I'm Bipolar.  You too?

I've always liked the term manic-depression.  Bipolar screens the truth.  Manic-depression tells it like it is.  And boy, do we keep our secret.  Until we don't.

Ever since I published my memoir last May, I've learned about so many people in my small town who either live with this disease or have relatives with mental illness.  I usually ask if they take medicine, and I'd guess about 30% of them do.  The remaining are not willing, or tried and nothing worked.  What I've learned, however; is that every person with the dreaded mental illness has their particular thumb print of behavior.

Mental illness falls on a spectrum. On that much we can all agree.  But that spectrum is three dimensional.  Even my psychiatrist agrees with me, and with a little thinking, the complex nature of us human beings makes this idea a no-brainer.

Say you've had one huge psychotic break, so severe that you landed in the psych ward for more than seven days.  You'd be diagnosed as Bipolar 1, just like me.  But unlike me, you may have been raised in abject poverty. Or your parent(s) may not have known how to advocate for you.  Or you may not have graduated from college.  Or you may have been living on the street.  While the Diagnostic and Statistical Manual of Mental Disorders (DSM) would put us in the same place on the mental illness spectrum, our struggles — and recovery — would be entirely different.

I lived in a small town, came from a family of wealth, privilege, and secrets.  My genetics afforded me intelligence, creativity, and self-indulgence. My upbringing gave me few tools for building friendships, sharing, or helping others.  I've since learned that a basic kindness toward others can yield survival skills for us bipolar humans as much as any college certificate or art project ever did for me. 

A couple things I bet most of us have in common?   We've got our secrets about how we really feel.  We keep these feelings under lock and key. We become the socially acceptable image of what we think other people expect.  We can forget who we really are. 

Many of us learned to relieve our mental anxiety with drugs and alcohol.  Maybe all of us didn't abuse liquor, pills or street drugs, but we used an immediately available substance or activity to counteract when our brains dripped their various chemicals.  If a beer and a football game was enough for you, you can't join our club.  Sorry.  A glass of wine with dinner?  Sorry.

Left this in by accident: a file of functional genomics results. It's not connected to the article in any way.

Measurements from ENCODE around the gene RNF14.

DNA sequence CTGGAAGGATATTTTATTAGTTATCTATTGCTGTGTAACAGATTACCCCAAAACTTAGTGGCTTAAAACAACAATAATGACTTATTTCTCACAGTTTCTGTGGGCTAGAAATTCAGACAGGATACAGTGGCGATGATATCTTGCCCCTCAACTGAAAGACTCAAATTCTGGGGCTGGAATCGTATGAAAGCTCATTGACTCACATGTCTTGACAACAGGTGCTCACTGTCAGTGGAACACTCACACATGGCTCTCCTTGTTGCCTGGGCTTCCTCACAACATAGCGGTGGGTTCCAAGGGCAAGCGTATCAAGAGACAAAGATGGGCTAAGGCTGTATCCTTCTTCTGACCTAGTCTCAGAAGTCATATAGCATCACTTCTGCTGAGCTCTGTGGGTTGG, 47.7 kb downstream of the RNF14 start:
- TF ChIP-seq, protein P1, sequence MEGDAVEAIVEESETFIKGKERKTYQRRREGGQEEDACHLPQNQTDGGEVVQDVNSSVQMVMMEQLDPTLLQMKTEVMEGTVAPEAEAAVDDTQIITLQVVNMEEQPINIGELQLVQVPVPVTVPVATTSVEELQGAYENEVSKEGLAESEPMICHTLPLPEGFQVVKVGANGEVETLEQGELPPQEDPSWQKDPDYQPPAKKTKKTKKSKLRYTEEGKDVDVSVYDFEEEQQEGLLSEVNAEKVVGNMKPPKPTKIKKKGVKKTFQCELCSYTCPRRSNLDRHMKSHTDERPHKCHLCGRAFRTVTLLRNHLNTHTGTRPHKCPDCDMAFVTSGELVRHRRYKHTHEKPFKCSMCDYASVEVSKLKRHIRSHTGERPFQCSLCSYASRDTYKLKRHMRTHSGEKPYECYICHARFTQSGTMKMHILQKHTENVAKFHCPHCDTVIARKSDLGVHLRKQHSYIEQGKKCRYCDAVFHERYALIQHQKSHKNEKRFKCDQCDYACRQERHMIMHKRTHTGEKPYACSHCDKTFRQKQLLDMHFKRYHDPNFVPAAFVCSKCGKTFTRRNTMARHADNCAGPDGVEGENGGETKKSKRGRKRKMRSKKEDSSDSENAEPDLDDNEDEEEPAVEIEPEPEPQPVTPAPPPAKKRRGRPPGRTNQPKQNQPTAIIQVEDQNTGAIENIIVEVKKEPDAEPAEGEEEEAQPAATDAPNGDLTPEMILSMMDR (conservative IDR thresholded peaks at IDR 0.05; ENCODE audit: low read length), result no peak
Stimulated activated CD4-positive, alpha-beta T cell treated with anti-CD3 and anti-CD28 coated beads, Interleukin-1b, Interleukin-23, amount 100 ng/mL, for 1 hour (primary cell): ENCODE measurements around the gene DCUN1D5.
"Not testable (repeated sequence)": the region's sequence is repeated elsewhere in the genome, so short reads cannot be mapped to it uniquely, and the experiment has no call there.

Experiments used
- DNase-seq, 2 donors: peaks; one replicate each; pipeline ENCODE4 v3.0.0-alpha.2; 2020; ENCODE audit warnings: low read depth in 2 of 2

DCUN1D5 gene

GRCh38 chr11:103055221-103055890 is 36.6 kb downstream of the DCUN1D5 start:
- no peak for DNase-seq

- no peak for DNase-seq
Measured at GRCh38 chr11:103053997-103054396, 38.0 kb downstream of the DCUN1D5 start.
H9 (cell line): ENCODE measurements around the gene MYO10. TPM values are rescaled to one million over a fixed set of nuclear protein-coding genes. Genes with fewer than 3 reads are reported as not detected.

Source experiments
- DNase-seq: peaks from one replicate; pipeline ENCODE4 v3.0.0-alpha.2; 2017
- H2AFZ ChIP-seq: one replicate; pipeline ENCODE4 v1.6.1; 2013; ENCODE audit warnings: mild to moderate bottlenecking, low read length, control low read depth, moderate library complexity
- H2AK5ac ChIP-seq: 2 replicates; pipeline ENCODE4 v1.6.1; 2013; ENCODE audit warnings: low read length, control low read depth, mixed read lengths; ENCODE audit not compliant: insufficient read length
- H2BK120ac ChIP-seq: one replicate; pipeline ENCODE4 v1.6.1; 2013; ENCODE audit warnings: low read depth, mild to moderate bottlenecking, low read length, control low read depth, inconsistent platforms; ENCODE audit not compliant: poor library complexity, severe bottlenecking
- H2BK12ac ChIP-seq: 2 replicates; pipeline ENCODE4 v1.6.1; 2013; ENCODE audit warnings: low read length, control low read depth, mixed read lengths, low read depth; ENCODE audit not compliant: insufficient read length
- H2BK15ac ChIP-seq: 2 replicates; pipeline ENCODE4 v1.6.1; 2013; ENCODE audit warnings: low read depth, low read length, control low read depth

I also believe that us bipolars minimize our mental gymnastics, provide a normal image to society, try to fit in,  Ultimately, some of us pretended to be what everyone else looked like for so long we forgot who we were.   That's me.

I had two traits going for me that eventually morphed my bipolar curse into a gift.  First: I hadn't drank or ingested drugs for fifteen years prior to my diagnosis. (Long story)  Second:  I was pretty open minded and willing to change.  I was willing to try medicine if medicine could make me happier.

Lucky for me, I got connected to a brilliant psychiatrist.  With my sober help, we could determine what emotions/thoughts were chemically induced and which ones were behaviorally generated.  It only took three and a half years to settle on the right medication for me.  I've been taking that medicine now for over 20 years. 

I hate the stigma Hollywood perpetuates about mental illness.  I hate that the best-seller books are only about the extremes of our brain disorders.  Drama sells, but it also stigmatizes our disease.  Society gives us a label, and fears us, so we keep our disease a secret, or we deny it.  We continue to anesthetize our anxiety with other substances and pretend that everything is fine, couldn't be better!

With all the research good people have accomplished, with all the doctors, pharmacists, and health insurers who make a living trying to do good, with all the help available; we choose to criticize and distrust.  We justify as if we know more about brain science.  We rationalize that people are out to screw us, or they are unqualified and aren't really trying to help.  They just want to make a buck.  Society reinforces the belief that somehow the experts are the villains.

I'd love to turn this social convention upside down.  So would a lot of other people.  The National Institute of Mental Illness (NAMI) is one of them.  Check it out.  And if you're from Hollywood, find a best-seller plot that doesn't glorify the extreme of bipolar diseases.  And if you've got the issues I'm talking about, think about willingness, becoming your full potential, living a peaceful and contented life.  The journey isn't easy, but it's worth it. 

  

The Diagnostic and Statistical Manual of Mental Disorders (DSM) puts the Bipolar disorder into Bipolar four categories.  Bipolar 1: A full-blown psychotic episode requiring hospitalization for longer than seven days.  Bipolar 2:  No psychotic  episodes, but long lasting hypomania and major depression at least once. Bipolar 3: A bipolar 3: Gets vague.  It's basically the same as bipolar 2 only less severe.  Bipolar 4 is also called Cyclothymia, which means rapid cycling of mood changes.  Many internet sites will provide more detailed explanations.

 

Margot Genger, author of Shift Happens — Breakdowns during Life's Long Hauls

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